Sounds and vibrating sources
Teaching Guidance for 5-11 11-14
Wrong Track: If you hit a cymbal it vibrates to make the sound. If you drop a spoon on the kitchen table it just makes a noise.
Right Lines: All sounds are produced by vibrations. If you drop a spoon on the table, the sound you hear comes from the vibrations that are set up in the table and spoon.
Teaching and learning about vibrations
Thinking about the learning
The challenge here is for pupils to come to appreciate that all sounds are generated by the vibration of a source.
In some situations the vibrating object is obvious; in others it is less so. Where the vibration is less obvious, pupils tend to revert to ad-hoc explanations for the generation of the sound, often focusing on human action. For example,
The hammer makes the bang because you hit the wood hard with it. The learning challenge for pupils is to develop the general idea that all sounds are produced by vibrations.
Thinking about the teaching
In your teaching it is worth identifying where the sound is coming from each time you consider a new sound-making context. Take the time to chase down what it is that is vibrating to act as the source of the sound.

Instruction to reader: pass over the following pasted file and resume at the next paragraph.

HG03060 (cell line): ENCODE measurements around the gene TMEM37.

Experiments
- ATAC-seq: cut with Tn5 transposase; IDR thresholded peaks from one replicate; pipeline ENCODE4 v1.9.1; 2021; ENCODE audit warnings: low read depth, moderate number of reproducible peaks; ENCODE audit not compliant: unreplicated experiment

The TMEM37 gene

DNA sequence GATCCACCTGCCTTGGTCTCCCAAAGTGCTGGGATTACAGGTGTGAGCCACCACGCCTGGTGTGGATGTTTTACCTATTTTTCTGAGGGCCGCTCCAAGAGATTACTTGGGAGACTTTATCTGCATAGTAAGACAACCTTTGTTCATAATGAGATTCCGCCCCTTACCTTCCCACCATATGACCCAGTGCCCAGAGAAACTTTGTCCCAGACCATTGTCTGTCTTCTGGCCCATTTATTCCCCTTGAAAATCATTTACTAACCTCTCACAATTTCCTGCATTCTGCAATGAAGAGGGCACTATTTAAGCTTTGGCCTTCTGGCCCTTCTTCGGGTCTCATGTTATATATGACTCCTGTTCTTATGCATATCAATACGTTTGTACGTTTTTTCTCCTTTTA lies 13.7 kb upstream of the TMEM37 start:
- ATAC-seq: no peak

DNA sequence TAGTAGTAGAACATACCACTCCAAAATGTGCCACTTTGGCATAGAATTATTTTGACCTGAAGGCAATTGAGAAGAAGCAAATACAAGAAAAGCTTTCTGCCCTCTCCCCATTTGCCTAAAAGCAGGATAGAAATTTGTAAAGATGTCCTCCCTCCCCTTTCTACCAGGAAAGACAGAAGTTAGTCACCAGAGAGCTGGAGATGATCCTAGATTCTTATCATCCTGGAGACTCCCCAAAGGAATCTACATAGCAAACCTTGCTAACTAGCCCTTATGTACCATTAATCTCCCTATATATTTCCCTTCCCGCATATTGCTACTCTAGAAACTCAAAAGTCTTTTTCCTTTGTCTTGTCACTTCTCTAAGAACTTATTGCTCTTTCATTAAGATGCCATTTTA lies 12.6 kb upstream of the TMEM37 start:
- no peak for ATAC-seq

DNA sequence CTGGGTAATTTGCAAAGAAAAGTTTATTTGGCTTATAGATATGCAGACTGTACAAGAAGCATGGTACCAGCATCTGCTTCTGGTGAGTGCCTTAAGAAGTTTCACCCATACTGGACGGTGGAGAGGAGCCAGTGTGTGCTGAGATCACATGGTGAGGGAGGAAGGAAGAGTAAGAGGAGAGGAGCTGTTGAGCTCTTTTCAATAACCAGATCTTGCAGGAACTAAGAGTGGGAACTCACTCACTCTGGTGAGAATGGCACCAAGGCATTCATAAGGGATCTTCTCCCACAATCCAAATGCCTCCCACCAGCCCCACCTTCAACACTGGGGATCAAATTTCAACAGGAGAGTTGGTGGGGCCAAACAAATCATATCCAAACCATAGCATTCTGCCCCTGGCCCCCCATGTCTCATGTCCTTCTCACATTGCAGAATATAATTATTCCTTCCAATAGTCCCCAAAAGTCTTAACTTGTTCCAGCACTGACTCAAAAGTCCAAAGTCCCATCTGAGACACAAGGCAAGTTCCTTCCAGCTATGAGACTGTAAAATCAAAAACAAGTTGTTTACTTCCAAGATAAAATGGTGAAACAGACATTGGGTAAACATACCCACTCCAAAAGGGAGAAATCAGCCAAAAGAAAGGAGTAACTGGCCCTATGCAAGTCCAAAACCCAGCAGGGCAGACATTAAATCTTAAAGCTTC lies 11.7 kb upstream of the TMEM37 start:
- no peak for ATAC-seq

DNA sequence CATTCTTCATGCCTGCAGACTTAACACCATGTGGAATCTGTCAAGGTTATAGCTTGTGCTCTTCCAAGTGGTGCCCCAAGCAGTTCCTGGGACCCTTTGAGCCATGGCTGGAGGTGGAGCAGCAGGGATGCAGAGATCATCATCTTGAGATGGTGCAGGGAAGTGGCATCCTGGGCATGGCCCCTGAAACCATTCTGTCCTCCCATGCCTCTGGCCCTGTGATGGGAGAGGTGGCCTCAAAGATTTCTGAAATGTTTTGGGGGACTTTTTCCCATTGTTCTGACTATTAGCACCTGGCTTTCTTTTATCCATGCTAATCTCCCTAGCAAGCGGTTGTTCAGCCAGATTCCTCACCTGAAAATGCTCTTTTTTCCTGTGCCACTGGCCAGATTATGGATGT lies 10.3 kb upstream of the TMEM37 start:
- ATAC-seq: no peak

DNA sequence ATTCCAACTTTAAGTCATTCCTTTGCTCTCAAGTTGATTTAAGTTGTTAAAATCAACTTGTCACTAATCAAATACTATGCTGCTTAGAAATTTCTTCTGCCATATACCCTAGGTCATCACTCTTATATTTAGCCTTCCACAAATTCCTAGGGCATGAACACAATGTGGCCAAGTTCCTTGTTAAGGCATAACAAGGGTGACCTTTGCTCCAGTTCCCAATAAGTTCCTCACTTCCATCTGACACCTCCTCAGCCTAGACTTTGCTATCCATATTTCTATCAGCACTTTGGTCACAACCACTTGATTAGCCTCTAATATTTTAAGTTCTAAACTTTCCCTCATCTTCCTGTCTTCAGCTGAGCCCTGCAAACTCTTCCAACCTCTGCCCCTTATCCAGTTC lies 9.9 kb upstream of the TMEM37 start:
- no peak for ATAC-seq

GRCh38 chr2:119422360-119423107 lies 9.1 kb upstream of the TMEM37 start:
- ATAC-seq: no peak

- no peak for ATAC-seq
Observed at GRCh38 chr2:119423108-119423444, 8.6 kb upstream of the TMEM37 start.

A teaching colleague entertains her classes each year with the invitation:
Teacher: Let's play spot the vibration!
She uses a range of examples in class:
- In a reed instrument (clarinet, saxophone, oboe): the reed vibrates, setting all of the air in the instrument tube vibrating.
- In a stringed instrument: the strings are first set into vibration, by either bowing or plucking, then air is set in motion in the box behind the strings.
- In a flute or recorder: the mouthpiece is shaped so that the air striking one edge of it is set into vibration. This small vibration sets up a larger vibration of the air in the instrument tube.
- When two stones are clinked together: it is the stones that vibrate, changing shape as they do so, much like the surface of a drum.